Help! What is an I-9 form?

Nov. 20, 2014
An I-9 form is a document that all employers - however many employees - are required to have for each employee. While this requirement has been in place since 1986, many dentists still don't know about it or fail to properly manage this area of employment compliance. This should concern you since recent data show:

BY Rebecca Boartfield and Tim Twigg

An I-9 form is a document that all employers - however many employees - are required to have for each employee. While this requirement has been in place since 1986, many dentists still don't know about it or fail to properly manage this area of employment compliance. This should concern you since recent data show:

• In fiscal year 2007, Immigration and Customs Enforcement (ICE) conducted only 250 audits, yet in 2012, audits rose to more than 3,000.

• From 2009 until 2012, fines for I-9 violations grew from $1 million to $13 million.

• The number of company owners, executives, and managers arrested during ICE investigations increased to 238.

All indications are that fiscal year 2014 will, in fact, be worse. So, this is not the time to be slacking off in this area of employment compliance.

Why bother?

The Immigration Reform and Control Act of 1986 requires all employers to verify the identity and employment eligibility for all employees hired after November 1986 through the I-9 form.

What needs to be done?

The newly hired employee completes Section I. Beyond getting basic information, this section asks the employee to indicate whether or not he or she is a U.S. citizen. If not, the employee must state how it is that he or she is authorized to be in the United States working.

The employer completes Section II, wherein he or she examines Section I and asks for documentation supporting the employee's claim that he or she is authorized to work in the United States. The employer reviews the documents and records the required information on the form.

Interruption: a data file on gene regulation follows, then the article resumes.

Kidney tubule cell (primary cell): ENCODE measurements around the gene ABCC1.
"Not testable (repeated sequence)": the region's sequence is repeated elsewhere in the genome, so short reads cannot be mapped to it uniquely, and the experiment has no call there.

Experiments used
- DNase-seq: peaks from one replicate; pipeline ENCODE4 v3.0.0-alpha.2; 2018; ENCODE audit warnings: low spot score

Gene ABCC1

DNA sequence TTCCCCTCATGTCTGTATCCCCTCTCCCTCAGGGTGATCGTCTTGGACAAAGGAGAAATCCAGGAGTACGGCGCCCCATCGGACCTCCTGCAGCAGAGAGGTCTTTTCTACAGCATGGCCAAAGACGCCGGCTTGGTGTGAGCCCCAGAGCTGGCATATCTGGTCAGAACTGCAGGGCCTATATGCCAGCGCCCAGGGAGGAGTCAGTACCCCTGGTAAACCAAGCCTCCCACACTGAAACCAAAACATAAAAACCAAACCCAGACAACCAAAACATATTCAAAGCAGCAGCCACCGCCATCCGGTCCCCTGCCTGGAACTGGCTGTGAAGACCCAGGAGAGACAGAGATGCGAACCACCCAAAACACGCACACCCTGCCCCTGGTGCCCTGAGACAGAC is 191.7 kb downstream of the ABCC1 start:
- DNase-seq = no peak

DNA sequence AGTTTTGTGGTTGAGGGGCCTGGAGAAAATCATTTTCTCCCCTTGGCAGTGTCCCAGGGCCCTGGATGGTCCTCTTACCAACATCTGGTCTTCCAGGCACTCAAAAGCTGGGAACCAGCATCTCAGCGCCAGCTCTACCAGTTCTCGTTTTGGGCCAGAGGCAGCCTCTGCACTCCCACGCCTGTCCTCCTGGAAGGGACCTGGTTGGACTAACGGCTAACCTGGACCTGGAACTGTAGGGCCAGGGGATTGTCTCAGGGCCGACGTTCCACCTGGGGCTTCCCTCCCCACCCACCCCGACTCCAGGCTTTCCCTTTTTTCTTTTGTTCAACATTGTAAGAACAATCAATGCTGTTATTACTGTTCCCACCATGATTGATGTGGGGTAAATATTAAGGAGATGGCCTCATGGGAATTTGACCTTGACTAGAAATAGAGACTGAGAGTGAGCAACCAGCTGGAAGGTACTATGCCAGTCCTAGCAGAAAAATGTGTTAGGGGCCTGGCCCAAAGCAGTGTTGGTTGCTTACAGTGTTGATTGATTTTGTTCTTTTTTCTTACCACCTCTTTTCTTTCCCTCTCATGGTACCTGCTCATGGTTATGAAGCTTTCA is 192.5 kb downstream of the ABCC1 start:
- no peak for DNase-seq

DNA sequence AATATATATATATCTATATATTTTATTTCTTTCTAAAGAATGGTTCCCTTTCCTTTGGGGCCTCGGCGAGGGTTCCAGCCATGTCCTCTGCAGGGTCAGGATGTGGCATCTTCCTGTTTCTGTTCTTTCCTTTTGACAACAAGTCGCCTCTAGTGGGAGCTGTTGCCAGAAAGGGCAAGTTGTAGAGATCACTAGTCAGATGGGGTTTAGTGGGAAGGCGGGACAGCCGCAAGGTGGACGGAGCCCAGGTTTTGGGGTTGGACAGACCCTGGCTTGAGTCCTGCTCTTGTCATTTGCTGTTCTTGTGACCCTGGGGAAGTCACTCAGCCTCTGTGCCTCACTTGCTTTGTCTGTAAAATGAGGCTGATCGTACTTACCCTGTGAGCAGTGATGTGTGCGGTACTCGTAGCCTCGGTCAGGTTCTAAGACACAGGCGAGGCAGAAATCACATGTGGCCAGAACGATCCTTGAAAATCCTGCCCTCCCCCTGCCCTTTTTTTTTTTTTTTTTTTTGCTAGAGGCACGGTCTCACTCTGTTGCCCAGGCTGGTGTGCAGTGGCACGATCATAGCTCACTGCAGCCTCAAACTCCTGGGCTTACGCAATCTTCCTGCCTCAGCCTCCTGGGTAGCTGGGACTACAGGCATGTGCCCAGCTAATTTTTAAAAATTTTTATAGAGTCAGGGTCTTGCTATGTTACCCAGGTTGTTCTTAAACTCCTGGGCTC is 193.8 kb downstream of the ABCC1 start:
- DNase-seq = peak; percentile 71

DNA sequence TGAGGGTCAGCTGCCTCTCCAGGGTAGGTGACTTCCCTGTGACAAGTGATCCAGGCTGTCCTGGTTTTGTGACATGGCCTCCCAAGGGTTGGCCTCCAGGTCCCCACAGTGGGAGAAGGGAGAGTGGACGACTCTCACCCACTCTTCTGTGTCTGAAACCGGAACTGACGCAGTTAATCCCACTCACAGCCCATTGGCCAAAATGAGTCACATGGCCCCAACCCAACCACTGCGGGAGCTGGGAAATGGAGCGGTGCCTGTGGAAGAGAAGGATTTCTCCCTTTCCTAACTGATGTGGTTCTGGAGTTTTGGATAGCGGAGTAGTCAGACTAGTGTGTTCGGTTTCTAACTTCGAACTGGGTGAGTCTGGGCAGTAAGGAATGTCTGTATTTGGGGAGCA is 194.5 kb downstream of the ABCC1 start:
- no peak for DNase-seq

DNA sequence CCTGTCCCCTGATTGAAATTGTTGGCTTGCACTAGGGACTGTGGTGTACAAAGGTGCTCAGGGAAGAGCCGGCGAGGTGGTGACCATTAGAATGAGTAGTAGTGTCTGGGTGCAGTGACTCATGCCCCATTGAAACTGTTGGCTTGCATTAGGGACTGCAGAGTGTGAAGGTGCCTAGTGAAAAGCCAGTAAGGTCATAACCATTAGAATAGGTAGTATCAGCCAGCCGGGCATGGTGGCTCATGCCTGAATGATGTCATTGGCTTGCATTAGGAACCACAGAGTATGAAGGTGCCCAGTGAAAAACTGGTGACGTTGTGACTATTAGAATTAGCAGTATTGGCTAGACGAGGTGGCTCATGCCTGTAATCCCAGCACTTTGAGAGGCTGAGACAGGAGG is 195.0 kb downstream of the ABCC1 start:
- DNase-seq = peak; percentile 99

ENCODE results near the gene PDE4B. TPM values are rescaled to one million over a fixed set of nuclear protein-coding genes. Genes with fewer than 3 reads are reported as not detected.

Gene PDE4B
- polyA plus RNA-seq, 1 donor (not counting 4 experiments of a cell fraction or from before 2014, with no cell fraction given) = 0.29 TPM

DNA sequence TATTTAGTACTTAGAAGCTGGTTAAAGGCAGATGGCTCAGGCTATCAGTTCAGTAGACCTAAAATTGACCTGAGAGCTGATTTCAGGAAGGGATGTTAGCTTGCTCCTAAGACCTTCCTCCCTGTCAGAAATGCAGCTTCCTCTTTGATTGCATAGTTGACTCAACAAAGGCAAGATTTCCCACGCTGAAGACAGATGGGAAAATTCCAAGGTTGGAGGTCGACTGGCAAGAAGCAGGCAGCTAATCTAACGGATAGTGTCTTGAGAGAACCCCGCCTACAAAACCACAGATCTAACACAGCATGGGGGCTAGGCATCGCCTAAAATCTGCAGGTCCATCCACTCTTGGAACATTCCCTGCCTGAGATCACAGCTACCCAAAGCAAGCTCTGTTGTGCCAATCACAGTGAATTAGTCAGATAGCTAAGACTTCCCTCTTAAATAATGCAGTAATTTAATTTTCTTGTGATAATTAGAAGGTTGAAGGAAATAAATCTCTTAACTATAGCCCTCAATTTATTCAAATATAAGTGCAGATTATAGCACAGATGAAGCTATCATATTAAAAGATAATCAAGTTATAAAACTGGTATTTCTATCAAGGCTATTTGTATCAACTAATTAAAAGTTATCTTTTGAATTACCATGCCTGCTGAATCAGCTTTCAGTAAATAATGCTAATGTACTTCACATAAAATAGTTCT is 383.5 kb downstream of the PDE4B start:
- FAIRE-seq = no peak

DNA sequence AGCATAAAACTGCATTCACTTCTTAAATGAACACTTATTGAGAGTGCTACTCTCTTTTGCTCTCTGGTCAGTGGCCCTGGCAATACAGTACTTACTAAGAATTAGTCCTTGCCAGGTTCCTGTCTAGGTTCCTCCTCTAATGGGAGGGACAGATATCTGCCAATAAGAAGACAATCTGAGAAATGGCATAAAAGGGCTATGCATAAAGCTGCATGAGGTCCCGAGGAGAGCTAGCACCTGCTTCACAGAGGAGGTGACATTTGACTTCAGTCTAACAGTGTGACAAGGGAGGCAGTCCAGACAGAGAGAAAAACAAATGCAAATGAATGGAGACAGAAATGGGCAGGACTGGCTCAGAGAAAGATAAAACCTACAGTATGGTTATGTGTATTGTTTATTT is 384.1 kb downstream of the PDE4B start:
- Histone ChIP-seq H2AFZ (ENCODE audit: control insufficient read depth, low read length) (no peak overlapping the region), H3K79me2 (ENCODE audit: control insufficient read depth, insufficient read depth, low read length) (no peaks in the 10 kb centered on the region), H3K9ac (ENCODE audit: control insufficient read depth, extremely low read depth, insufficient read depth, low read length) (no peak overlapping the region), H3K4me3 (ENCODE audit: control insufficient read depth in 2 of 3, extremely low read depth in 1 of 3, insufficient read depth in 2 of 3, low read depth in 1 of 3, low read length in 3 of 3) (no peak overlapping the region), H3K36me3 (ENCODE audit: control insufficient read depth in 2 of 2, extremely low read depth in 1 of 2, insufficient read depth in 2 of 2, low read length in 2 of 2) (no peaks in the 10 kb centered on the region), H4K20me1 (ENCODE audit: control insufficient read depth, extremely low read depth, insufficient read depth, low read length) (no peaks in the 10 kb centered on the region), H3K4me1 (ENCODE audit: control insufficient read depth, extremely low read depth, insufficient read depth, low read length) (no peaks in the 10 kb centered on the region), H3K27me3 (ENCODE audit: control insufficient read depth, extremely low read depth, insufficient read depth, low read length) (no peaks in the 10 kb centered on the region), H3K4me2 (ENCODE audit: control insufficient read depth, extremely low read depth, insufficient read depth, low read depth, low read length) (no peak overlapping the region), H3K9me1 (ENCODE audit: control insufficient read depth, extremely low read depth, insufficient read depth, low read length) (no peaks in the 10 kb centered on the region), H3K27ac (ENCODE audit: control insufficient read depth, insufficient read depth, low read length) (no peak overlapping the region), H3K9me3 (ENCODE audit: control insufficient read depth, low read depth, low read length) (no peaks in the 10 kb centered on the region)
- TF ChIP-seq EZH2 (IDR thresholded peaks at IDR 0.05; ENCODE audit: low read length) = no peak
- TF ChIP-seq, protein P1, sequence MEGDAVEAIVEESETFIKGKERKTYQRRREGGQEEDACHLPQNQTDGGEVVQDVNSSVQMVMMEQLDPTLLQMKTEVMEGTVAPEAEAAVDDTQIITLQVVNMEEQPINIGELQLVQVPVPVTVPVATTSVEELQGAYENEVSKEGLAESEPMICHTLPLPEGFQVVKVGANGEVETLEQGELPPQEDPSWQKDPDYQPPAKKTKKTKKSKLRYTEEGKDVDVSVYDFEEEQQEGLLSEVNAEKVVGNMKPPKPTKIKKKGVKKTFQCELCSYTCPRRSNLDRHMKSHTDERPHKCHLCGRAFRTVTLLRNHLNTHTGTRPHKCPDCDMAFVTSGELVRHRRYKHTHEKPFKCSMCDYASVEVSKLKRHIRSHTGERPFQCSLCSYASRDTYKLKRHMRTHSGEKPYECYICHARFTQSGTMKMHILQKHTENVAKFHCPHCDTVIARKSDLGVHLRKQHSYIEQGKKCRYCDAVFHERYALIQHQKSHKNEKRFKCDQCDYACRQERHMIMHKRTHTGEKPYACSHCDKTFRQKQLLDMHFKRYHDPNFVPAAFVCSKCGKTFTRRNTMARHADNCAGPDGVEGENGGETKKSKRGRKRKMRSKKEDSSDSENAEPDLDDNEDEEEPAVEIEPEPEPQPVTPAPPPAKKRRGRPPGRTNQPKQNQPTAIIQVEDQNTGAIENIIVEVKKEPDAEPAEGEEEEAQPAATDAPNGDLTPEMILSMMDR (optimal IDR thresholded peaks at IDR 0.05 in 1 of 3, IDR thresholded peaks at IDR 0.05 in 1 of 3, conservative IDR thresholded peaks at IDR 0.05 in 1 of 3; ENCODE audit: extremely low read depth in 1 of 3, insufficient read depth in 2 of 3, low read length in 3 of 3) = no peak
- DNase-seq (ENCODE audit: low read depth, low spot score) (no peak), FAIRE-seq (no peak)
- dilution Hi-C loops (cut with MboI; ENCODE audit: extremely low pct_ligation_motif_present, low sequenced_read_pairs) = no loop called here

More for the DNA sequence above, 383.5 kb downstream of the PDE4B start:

The employer completes Section III when an employee's documents expire or an employee is terminated and rehired at a later date. Visit the U.S. Citizenship and Immigration Services website for the most current I-9 form (or call us). The form should have an expiration date of 03/31/16 on it.

What are the Form I-9 requirements?

Section I of the form must be completed on the employee's first day of employment. Complete Section II within the first three working days of the employee's employment. This includes inspection of the provided documents. You cannot require the form to be completed prior to hiring the employee. If employment is for three or fewer days, then both Sections I and II must be completed on the employee's first day of work prior to the employee commencing work duties.

The list of permissible documents is on the form under Lists A, B, and C. The employer must get one document from List A, or one from List B and one from List C. The employer may not specify the documents he or she will accept, nor request more documentation than is required. If the employee cannot provide the document(s) within the given time frame, then termination of employment is advised. We do not recommend that you continue to employ undocumented workers or photocopy supporting documents. Whether or not you choose to keep copies, be consistent with all employees.

What are the retention requirements?

You should keep the I-9 forms in a separate file. You must keep the forms on file for the duration of an employee's employment. Upon termination, you must keep the forms three years from the date of hire or one year from termination, whichever is longer.

What are the penalties for lack of compliance?

Failure to comply carries civil and criminal penalties. Specifically, if you fail to complete or retain I-9s, civil fines range from $110 to $1,100 per violation (i.e., for each time an I-9 should have been completed, retained, etc.).

Conclusion

Complying with I-9 form requirements is not difficult or time-consuming. If you have been maintaining your I-9 forms, you may want to consider an internal audit to ensure everything is in place correctly. If not, get on it now. Don't risk serious financial losses if you ever find yourself in an audit situation.

Rebecca Boartfield is a human resource compliance consultant with Bent Ericksen & Associates and Tim Twigg is the president of Bent Ericksen & Associates. For 30 years, the company has been a leading authority in human resource and personnel issues, helping dentists successfully deal with the ever-changing and complex labor laws. To receive a complimentary copy of the company's quarterly newsletter or learn more about its services, call (800) 679-2760 or visit www.bentericksen.com.

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